Critically Assess the Claim That Religious Language Is Meaningless

In: Religion Topics

Submitted By Nenna
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Candidates may begin with an account of the work of the Logical Positivists, possibly even giving an account of the forming of the Vienna Circle and the writings which led these philosophers to come together. Some may mention Wittgenstein’s Tractatus but they should be aware that he was not himself a member of the Circle.
This may lead to an exploration of the strengths and weaknesses of the Verification Principle, with some demonstration of the self-refuting nature of the principle itself. Some may use examples from religious language of the kinds of statements which the Vienna circle were accusing of meaninglessness such as; ‘God is all-loving, all powerful, your God is a jealous God.’
Some candidates may take their arguments towards an explanation of the later writings of Wittgenstein and introduce the ideas of language games; and his claim that language gets its meaning from the context in which it is used or the rules of the game you are playing at any given time.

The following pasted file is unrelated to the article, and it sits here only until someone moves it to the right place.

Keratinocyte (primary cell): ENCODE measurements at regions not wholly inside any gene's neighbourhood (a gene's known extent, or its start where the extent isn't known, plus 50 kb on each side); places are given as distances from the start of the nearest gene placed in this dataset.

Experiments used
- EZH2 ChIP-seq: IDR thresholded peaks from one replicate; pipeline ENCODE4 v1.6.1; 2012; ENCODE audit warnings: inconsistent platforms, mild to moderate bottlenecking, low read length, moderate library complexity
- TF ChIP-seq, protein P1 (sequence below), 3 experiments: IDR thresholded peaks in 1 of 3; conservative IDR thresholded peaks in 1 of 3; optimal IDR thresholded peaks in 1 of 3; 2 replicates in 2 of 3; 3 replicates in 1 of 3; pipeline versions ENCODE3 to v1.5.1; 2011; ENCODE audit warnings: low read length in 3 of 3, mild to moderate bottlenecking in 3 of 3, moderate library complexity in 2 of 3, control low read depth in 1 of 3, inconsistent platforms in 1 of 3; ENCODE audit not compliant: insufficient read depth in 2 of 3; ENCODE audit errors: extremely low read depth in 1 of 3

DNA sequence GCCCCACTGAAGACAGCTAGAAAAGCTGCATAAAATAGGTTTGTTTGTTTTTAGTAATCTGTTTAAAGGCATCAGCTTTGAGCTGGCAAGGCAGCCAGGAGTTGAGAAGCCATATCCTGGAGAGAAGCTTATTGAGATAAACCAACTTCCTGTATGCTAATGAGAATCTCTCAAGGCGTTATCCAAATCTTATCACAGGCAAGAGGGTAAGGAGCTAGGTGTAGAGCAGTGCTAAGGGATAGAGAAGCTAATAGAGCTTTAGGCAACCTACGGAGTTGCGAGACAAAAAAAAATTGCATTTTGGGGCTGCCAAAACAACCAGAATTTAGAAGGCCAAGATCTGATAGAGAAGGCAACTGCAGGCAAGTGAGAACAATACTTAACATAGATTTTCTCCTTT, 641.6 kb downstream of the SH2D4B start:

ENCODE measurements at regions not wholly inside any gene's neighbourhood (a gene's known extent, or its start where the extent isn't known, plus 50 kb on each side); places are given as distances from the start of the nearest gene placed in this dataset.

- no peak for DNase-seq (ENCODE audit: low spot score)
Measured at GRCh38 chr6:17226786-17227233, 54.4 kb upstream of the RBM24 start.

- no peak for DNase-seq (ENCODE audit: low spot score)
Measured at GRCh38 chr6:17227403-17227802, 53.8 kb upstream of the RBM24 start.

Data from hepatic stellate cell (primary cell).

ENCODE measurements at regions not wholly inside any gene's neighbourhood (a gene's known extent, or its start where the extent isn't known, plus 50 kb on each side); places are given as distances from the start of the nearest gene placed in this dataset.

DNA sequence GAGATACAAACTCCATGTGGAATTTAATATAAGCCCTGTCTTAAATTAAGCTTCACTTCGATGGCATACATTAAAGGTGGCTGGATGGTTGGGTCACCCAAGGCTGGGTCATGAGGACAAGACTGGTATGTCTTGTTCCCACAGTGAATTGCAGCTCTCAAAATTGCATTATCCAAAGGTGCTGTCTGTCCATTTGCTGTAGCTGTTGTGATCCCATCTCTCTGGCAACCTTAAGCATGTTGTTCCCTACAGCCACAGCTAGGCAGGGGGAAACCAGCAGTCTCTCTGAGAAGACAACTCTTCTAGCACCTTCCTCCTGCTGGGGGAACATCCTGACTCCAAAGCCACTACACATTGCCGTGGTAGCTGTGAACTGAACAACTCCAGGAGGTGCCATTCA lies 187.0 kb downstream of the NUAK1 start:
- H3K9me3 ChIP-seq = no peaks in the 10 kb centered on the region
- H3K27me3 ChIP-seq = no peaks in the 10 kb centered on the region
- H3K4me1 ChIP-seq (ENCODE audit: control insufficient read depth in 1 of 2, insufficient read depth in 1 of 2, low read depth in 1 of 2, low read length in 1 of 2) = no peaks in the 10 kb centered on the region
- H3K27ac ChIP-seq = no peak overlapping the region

Others may explore the approach taken by the Vienna Circle to analytic and synthetic statements, explaining the need for synthetic statements to be verifiable by empirical evidence if they were to be considered meaningful. In this context some may address the issue of strong and weak verification.
In their evaluation candidates may assess the underlying assumption of Logical Positivism that it is only scientific propositions which can accurately describe the reality of our world. Arguably not religious language but also poetry and music contribute a great deal to our understanding of reality. Who would say that a Shakespearean sonnet tells us nothing about the world?
Others may assess the extent to which Wittgenstein helped to make all kinds of language meaningful again by his introduction of language games. They may discuss the extent to which he only allowed for communication within…...

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